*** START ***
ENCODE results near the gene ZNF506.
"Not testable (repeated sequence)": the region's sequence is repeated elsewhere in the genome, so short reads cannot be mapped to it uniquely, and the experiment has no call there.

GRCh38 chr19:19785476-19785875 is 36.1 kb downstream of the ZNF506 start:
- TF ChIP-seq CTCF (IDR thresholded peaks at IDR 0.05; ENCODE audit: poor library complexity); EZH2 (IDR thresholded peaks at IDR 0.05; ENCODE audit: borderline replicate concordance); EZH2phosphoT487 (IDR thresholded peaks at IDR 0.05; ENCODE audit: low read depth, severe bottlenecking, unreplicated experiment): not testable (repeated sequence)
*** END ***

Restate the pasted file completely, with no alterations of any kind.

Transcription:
ENCODE results near the gene ZNF506.
"Not testable (repeated sequence)": the region's sequence is repeated elsewhere in the genome, so short reads cannot be mapped to it uniquely, and the experiment has no call there.

GRCh38 chr19:19785476-19785875 is 36.1 kb downstream of the ZNF506 start:
- TF ChIP-seq CTCF (IDR thresholded peaks at IDR 0.05; ENCODE audit: poor library complexity); EZH2 (IDR thresholded peaks at IDR 0.05; ENCODE audit: borderline replicate concordance); EZH2phosphoT487 (IDR thresholded peaks at IDR 0.05; ENCODE audit: low read depth, severe bottlenecking, unreplicated experiment): not testable (repeated sequence)